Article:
DV ‘Go’ orders (where suspicion rules)
Critique by Louise Laing, Solicitor
On 25 November 2010, the Home Secretary, Theresa May, announced a year-long pilot scheme which is to be trialled in three police areas in England next year. The proposed scheme will see suspected perpetrators of domestic abuse being removed from their homes for a period of 48 hours, and possibly up to 28 days if extended by the court.
Under the new scheme, police can issue a domestic violence protection order, known as a ‘Go’ order, when there is a suspicion of abuse. Whilst statistics show that more women are the victims of domestic abuse than men, the orders can apply to either sex. The scheme raises several questions, and concerns. One such is the legality, and possible Human Rights implications (Articles 6, 8 and 14), of removing an individual from their home without first giving them an opportunity to be heard by a court. Commentary on the scheme refers to giving the victim breathing space to consider whether they want to go to court or not. It is not, however, clear what is to happen at the end of the exclusion period. Is the alleged perpetrator simply to return home and that, in the absence of the victim formally reporting the abuse to the police, is the end of the matter?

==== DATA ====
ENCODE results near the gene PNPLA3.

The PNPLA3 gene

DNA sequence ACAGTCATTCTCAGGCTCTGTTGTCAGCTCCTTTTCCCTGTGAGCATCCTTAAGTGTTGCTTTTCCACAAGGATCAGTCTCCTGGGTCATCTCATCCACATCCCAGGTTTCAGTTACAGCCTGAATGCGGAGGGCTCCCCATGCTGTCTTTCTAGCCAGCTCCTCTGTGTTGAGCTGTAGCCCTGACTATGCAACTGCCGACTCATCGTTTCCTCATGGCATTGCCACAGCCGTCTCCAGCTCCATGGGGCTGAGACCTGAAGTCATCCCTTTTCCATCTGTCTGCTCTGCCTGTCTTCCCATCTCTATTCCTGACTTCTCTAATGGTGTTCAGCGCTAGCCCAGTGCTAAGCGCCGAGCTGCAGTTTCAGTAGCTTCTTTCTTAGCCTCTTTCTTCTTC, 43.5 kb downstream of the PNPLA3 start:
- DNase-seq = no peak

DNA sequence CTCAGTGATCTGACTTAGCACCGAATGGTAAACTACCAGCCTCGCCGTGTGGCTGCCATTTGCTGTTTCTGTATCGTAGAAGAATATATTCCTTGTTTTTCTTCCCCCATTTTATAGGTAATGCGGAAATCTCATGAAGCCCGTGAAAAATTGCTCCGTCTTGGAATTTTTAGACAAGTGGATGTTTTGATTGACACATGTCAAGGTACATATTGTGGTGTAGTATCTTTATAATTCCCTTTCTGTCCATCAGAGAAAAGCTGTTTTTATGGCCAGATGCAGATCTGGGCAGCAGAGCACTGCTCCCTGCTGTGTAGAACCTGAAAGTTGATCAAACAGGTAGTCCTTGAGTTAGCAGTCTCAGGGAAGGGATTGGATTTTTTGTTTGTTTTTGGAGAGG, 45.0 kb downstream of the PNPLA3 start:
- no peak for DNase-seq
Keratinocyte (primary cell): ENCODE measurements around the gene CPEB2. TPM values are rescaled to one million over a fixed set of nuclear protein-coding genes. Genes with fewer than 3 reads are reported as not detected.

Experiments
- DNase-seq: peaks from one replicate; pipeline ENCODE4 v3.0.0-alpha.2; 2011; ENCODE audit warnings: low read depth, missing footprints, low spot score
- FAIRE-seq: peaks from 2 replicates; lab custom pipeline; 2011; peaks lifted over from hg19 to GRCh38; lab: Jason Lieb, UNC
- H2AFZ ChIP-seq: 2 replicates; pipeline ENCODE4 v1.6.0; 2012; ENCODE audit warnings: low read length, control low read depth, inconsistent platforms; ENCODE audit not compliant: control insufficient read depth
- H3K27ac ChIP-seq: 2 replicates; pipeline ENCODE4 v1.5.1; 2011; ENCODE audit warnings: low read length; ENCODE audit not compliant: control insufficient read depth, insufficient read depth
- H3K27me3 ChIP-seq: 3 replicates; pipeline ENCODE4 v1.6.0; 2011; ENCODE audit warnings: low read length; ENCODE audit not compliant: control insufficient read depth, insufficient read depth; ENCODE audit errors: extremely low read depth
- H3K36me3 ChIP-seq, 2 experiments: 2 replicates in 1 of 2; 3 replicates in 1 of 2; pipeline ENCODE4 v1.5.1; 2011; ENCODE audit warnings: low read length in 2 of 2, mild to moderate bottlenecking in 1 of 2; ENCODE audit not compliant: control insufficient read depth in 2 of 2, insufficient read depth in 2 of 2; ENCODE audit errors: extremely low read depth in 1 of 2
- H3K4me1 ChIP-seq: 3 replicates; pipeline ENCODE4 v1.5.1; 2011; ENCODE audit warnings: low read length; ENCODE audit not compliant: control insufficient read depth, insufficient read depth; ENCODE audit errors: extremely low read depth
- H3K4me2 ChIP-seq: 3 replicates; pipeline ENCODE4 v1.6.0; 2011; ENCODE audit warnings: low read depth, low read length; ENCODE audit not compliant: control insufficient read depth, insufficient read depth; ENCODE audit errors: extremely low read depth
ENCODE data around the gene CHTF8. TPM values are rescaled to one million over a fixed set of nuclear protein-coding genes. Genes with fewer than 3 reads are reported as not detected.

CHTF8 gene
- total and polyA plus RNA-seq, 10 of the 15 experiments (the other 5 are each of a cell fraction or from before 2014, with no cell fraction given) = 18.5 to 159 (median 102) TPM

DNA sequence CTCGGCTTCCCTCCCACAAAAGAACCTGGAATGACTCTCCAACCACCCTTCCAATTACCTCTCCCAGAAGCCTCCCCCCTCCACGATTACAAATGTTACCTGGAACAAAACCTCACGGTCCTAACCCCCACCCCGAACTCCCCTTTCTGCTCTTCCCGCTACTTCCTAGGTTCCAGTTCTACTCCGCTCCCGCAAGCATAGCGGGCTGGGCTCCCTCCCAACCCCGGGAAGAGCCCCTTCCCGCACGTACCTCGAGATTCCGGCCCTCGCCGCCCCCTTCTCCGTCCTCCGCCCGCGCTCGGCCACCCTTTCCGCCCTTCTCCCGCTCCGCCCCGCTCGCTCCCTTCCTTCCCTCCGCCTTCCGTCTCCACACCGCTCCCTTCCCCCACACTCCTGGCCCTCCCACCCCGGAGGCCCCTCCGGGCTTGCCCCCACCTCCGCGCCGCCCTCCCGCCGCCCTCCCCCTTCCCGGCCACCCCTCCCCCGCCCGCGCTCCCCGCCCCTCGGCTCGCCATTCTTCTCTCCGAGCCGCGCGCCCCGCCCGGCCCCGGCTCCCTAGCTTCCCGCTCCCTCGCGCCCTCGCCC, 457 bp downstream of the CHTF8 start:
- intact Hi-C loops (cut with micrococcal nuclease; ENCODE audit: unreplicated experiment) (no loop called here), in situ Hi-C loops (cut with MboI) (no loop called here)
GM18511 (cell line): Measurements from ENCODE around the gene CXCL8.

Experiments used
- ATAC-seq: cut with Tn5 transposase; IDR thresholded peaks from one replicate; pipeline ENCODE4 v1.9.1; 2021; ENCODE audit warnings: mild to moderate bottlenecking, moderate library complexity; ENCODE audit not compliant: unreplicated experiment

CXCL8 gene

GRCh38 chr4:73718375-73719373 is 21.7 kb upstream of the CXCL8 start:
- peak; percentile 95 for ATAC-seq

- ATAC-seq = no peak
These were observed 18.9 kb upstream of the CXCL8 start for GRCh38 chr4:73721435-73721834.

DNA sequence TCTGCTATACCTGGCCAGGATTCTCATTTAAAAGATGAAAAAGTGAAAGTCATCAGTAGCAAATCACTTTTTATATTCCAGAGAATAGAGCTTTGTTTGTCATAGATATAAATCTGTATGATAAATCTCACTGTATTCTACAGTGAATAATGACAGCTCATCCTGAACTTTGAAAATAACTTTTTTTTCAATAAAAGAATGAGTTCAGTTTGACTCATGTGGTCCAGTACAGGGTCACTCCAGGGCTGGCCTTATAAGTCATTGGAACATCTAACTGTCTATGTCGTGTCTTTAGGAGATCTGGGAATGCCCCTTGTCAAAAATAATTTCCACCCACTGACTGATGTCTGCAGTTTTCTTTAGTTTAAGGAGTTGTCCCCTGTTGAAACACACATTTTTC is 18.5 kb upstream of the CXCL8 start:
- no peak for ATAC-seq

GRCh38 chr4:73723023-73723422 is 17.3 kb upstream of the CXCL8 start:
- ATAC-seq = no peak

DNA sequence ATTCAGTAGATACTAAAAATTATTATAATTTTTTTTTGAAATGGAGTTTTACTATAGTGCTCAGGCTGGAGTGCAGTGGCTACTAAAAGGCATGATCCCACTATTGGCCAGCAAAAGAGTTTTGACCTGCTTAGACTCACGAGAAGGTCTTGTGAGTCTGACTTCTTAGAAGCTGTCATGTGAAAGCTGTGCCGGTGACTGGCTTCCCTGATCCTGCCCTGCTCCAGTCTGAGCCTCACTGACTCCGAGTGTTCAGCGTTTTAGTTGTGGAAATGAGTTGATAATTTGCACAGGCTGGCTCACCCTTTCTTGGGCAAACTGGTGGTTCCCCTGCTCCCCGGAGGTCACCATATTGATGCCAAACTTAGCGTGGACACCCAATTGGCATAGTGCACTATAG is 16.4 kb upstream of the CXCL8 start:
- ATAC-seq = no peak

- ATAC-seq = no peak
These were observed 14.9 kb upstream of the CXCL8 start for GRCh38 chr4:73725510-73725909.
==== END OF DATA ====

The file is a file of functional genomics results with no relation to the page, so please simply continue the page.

There is no doubt that domestic abuse, in various forms, is an issue across the UK and that victims require appropriate protection. However, establishing the guilt of an alleged abuser is a matter for the court. The police may have a role in assessing the requirement of protective orders, but many may regard it as a step too far to further empower the police to execute decisions based on mere suspicion. ‘Go’ orders can be issued where there is insufficient evidence to charge a suspect. Thus, the discretion afforded to the police seems untenably wide.
It is reported that many victims of abuse feel unable to report their abuser to the police. The implied benefit of ‘Go’ orders appears to be that the police can take action on their behalf. The corollary of that proposition is that some putative "victims" make totally unfounded allegations of abuse to the police, and the mere fact of making the allegation may give rise to an assumption that it must be true or partly true. The distress caused by such accusations, particularly in cases of unfounded sexual abuse, can be very grave. We in the Morton Fraser family law team have had two recent and conspicuous examples of such unscrupulous behaviour. Such cases are in the minority, but they are nevertheless important.
It is in the nature of such events that they tend to occur behind closed doors. There is no evidence other than the say so of an apparently distressed victim. One can envisage scope for abuse of such orders, for example, where the police have received calls from someone who is in the midst of relationship breakdown or domestic dispute but is not in fact the victim of abuse. Faced with competing accounts from the complainer and the alleged abuser, are the police to exercise their discretion by being suspicious of the individual who is least articulate, least convincing or least believed? This is largely a subjective test, and therefore, almost by definition, unsatisfactory.